Two of the most basic facts of algebraic number theory, namely the finiteness of the class number and the structure of units in rings of integers of number fields do not seem to be provable without the use of real numbers (or some use of the archimedian archimedean nature of real numbers).
Added: In fact, most finiteness results in arithmetic geometry seem to use this archimedian archimedean prime; this is the case of Mordell-Weil theorem, Mordell conjecture, finite generation of Galois cohomology groups of number fields, etc.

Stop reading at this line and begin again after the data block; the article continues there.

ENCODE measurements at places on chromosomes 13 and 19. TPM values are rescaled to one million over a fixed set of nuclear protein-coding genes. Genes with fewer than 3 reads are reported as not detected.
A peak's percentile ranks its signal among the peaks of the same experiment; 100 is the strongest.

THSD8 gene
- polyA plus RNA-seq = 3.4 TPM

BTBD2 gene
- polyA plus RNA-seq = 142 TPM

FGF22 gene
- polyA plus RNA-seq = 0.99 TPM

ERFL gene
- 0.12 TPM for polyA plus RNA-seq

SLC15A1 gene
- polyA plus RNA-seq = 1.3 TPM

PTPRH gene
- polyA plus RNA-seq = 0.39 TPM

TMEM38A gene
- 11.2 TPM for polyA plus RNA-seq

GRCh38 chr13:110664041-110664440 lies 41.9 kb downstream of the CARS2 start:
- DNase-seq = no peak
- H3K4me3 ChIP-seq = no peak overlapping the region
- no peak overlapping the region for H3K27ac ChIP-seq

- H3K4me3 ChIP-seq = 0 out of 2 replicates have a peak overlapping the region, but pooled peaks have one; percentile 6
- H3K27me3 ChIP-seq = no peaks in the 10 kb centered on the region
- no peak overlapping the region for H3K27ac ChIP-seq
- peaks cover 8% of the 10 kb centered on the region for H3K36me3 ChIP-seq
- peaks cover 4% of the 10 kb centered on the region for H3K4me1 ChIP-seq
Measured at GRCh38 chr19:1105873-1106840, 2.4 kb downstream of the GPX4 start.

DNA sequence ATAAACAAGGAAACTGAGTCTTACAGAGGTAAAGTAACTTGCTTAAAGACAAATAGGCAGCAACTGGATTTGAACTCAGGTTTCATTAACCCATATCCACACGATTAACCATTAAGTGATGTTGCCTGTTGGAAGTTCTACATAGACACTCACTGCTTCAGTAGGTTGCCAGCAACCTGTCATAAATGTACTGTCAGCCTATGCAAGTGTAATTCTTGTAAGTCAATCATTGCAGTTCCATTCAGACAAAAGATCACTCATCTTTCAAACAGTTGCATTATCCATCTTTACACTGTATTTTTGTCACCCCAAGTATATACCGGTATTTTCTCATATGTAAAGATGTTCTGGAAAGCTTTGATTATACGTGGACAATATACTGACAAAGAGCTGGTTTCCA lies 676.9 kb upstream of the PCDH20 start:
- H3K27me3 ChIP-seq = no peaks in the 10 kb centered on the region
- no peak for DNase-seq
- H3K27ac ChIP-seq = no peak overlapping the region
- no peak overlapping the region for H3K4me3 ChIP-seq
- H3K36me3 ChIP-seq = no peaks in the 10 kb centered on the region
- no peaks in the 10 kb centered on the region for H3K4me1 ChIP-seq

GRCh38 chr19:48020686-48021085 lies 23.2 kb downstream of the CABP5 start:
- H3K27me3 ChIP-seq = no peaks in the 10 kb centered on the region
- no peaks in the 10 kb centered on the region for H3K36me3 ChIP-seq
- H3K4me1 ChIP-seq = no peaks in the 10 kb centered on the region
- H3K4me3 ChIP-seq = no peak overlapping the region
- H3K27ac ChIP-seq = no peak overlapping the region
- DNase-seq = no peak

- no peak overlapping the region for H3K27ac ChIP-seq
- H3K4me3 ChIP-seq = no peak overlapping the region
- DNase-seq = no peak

Afterthoughts: There are many branches of number theory and in some of them you can't even state the results without using real numbers as was pointed out elsewhere. Now, in algebraic number theory or arithmetic geometry, which does not suffer from this problem, the analogy with function fields is a quite powerful tool to try to guess what can be true, and if you look at the problem from this angle you realise that real numbers are more of a nuisance than a help : all the statements above can be proven for function fields where real numbers play no role, and many others like the Riemann hypothesis or the global Langlands correspondence still elude us in the number field setting. The fact that you have to use them to prove the above results seem to indicate that you cannot ignore this nuisance so easily... (despite the product formula that makes you believe that the information that you can extract from the archimedean prime should be readable from the others).